The Dutch citizen convicted of “sextorting” Amanda Todd should get a dozen more years behind bars, Crown Counsel submitted this morning (Oct. 11) as the sentencing hearing started at the New Westminster Law Courts.
Lead prosecutor Louise Kenworthy asked Justice Martha Devlin at BC Supreme Court to impose a sentence of 23 years for the five counts; however, given the “totality principle,” she requested the whole sentence to be reduced to 12 years.
The totality principle allows for similar convictions that will run consecutively — i.e., one after another — to be combined into a global sentence. In this case, Kenworthy offered the following:
- 10 years for extortion, a consecutive sentence to be cut to six years
- three years for distributing child pornography, a consecutive sentence to be reduced to one year
- a judicial stay for possession of child pornography
- the maximum 10 years for child luring, to be cut to five years
- six years for criminal harassment, to run concurrently (at the same time) as the extortion sentence
Kenworthy submitted the proposed 12 years in jail run consecutively to Coban’s current sentence in the Netherlands, where he was convicted in 2017 to 10 years in jail for similar cyber crimes and blackmailing children and gay men around the world.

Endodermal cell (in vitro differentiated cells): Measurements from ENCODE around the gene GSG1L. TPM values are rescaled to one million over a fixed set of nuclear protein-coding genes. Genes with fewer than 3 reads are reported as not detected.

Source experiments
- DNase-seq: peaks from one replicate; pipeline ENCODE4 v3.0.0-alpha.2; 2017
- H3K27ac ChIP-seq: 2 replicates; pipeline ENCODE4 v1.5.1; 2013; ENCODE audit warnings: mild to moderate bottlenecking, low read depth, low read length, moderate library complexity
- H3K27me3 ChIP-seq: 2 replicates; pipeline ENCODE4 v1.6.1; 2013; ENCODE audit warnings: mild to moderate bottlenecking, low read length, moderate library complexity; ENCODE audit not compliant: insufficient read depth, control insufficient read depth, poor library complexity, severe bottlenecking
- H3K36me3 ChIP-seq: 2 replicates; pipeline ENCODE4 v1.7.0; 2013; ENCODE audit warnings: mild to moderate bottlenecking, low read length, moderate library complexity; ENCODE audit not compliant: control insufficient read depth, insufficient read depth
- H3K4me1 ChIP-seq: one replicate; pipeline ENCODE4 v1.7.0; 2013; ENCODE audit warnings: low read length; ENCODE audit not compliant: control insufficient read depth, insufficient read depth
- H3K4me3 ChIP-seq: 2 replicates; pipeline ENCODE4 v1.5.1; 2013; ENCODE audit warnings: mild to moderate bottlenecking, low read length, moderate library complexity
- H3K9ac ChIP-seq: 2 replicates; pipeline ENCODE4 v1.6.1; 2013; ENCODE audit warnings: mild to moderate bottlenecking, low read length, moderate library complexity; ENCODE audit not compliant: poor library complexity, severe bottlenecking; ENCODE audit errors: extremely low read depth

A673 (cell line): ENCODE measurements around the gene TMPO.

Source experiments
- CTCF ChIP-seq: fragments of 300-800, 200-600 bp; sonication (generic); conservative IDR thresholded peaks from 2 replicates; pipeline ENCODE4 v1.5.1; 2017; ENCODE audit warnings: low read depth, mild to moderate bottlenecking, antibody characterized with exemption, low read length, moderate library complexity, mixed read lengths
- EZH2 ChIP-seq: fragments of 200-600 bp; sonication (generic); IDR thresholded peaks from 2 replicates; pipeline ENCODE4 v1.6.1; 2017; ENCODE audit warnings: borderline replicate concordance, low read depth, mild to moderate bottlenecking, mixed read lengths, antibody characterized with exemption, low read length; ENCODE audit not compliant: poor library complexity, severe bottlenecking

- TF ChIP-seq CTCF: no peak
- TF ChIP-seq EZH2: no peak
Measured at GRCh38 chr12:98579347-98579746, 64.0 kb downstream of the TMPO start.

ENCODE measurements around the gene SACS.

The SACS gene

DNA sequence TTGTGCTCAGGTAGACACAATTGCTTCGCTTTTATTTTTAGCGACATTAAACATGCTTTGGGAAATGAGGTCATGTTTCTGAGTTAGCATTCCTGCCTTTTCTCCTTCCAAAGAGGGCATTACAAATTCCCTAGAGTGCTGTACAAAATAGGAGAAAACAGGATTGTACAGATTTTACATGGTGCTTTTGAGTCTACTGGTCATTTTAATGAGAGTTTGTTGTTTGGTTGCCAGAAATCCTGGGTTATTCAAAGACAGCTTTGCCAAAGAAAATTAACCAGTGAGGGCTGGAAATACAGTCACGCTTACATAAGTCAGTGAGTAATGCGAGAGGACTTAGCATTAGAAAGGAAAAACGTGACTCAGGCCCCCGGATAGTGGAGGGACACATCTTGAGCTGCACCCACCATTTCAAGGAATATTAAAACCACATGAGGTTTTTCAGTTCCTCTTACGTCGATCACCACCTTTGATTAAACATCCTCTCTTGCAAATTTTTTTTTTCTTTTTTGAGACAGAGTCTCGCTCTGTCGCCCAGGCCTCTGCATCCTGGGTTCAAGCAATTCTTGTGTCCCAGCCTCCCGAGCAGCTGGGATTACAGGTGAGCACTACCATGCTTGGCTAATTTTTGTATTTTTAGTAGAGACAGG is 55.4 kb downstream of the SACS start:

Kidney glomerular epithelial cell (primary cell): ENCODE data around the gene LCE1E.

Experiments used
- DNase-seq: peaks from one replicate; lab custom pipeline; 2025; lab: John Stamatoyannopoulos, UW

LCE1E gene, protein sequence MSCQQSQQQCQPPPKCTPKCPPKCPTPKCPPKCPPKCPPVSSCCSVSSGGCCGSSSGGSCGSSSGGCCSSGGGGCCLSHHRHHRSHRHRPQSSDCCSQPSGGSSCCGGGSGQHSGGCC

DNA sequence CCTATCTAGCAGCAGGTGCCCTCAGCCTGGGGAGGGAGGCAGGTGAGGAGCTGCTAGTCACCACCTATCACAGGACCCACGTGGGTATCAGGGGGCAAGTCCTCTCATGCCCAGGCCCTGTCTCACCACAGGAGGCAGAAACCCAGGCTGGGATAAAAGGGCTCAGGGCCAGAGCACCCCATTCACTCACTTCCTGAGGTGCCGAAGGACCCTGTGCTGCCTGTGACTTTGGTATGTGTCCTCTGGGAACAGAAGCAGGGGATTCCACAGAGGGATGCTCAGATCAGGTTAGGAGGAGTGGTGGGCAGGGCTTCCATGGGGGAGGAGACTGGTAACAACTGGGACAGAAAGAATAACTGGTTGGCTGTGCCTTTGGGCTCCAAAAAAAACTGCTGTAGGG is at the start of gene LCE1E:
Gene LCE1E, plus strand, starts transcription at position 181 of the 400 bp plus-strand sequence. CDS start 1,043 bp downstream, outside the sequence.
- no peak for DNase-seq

Kenworthy told the court that Coban had pursued Todd online for more than two years, starting in 2009 when she was 12 years old and living in Port Coquitlam.
Coban used 22 fake aliases to communicate with her, and he sent explicit images and videos of Todd to her friends, family and school administrators when Todd didn’t comply with his demands for more sex shows.
Coban’s persistent harassment of the girl was “morally repugnant,” “callous” and “devastating” for Todd, Kenworthy said, noting Coban, 44, is “unrepentant," isn’t interested in rehabilitation and is at a high-risk to reoffend.
Kenworthy also urged the court to consider a lengthy sentence to protect children who are online and cited Canadian legal precedents of recent sex crimes against minors — specifically Regina vs Friesen, a major decision by the Supreme Court of Canada in 2020.
Kenworthy highlighted the rise of online sexploitation since 2010, with Statistics Canada reporting that cases involving children had jumped 31 per cent between 2019–2021.
“The need for deterrence is extremely high,” the prosecutor told Justice Devlin.
The sentencing hearing is scheduled for four days.